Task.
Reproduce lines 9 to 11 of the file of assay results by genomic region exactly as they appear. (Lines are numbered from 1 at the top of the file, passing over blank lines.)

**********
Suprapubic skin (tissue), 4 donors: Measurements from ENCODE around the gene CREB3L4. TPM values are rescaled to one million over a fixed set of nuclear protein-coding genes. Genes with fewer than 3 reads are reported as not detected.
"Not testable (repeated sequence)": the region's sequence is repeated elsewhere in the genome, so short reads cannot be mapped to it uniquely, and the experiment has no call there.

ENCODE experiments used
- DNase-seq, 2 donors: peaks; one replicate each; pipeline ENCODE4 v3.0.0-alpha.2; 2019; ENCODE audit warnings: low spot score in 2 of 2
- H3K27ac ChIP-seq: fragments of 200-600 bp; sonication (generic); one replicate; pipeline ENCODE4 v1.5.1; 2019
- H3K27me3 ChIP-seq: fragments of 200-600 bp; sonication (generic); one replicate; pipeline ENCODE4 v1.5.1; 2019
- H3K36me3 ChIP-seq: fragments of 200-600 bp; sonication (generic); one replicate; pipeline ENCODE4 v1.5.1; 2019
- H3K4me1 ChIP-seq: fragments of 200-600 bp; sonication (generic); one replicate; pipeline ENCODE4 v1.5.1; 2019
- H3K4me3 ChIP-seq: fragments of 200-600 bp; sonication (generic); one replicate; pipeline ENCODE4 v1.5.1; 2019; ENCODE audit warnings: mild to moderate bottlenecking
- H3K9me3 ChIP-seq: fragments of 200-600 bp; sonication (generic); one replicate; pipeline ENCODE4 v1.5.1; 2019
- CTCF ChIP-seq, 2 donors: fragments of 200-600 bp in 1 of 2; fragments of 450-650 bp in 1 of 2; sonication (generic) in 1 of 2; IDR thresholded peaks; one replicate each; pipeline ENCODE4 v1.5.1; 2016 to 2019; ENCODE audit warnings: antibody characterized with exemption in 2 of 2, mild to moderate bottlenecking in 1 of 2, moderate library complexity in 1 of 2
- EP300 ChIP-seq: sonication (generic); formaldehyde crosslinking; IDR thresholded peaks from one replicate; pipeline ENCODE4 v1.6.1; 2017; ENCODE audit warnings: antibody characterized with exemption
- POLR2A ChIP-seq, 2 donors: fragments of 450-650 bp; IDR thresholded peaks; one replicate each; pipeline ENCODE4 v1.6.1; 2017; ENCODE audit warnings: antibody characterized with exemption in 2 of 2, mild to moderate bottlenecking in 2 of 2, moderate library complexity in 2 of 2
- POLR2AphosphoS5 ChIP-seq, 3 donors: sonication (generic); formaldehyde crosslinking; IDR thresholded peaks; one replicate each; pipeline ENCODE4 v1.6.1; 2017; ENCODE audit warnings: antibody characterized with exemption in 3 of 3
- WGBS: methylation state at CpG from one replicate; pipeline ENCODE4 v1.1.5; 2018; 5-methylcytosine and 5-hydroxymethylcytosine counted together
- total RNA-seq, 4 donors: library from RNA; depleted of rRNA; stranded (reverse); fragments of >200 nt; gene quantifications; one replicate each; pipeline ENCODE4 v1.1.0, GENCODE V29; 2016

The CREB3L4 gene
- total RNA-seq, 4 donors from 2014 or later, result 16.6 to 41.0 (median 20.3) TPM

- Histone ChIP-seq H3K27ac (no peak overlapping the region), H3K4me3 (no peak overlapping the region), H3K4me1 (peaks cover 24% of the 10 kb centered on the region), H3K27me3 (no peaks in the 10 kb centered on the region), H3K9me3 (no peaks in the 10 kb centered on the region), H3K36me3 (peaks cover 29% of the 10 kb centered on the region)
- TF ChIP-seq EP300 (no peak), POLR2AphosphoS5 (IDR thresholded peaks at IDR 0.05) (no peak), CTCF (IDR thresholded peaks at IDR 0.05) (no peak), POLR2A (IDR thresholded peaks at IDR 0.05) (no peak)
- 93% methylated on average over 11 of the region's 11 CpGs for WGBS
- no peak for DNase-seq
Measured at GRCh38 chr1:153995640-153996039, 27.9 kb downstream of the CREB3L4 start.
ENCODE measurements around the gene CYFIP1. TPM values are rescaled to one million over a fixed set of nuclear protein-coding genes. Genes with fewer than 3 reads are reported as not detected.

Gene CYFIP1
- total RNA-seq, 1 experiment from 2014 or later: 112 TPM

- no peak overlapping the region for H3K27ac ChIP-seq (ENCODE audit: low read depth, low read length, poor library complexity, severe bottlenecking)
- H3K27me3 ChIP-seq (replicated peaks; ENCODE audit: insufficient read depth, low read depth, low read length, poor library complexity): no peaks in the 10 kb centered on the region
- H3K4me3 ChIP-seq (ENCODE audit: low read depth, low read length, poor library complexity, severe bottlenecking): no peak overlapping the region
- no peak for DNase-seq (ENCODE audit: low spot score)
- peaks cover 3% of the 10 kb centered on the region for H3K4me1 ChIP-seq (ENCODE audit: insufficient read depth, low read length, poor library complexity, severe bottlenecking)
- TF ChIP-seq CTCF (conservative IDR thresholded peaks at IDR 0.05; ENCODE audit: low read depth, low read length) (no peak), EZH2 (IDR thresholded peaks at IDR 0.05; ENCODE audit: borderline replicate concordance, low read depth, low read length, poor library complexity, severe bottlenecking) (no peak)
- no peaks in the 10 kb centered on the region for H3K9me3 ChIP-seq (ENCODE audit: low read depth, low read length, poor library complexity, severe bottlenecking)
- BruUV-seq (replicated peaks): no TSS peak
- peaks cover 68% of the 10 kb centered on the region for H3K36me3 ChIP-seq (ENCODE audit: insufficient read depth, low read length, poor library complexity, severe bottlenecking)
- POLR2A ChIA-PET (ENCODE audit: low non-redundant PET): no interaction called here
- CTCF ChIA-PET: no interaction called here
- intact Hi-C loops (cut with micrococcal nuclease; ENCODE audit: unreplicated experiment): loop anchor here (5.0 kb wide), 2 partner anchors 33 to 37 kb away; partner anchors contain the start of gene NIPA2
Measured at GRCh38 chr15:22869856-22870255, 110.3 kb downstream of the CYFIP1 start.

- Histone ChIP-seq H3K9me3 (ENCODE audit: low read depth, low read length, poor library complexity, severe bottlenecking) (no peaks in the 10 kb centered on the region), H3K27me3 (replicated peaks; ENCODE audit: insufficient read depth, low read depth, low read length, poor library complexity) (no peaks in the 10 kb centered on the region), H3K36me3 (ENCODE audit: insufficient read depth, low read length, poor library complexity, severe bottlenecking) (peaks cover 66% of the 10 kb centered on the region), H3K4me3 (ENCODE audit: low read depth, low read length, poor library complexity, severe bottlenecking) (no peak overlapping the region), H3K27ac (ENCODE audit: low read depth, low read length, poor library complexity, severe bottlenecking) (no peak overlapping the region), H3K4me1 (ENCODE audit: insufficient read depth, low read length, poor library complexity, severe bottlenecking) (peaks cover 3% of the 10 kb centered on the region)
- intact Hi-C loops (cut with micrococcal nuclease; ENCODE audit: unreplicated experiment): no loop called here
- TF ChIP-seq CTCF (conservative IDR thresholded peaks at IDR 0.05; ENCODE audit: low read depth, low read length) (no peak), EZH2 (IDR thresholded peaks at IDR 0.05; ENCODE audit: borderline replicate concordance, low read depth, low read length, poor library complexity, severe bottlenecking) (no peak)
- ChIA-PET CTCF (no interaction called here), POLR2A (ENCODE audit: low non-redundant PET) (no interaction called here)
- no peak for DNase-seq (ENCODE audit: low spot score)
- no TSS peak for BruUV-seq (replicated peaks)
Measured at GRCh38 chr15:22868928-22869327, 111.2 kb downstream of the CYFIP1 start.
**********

- H3K4me3 ChIP-seq: fragments of 200-600 bp; sonication (generic); one replicate; pipeline ENCODE4 v1.5.1; 2019; ENCODE audit warnings: mild to moderate bottlenecking
- H3K9me3 ChIP-seq: fragments of 200-600 bp; sonication (generic); one replicate; pipeline ENCODE4 v1.5.1; 2019
- CTCF ChIP-seq, 2 donors: fragments of 200-600 bp in 1 of 2; fragments of 450-650 bp in 1 of 2; sonication (generic) in 1 of 2; IDR thresholded peaks; one replicate each; pipeline ENCODE4 v1.5.1; 2016 to 2019; ENCODE audit warnings: antibody characterized with exemption in 2 of 2, mild to moderate bottlenecking in 1 of 2, moderate library complexity in 1 of 2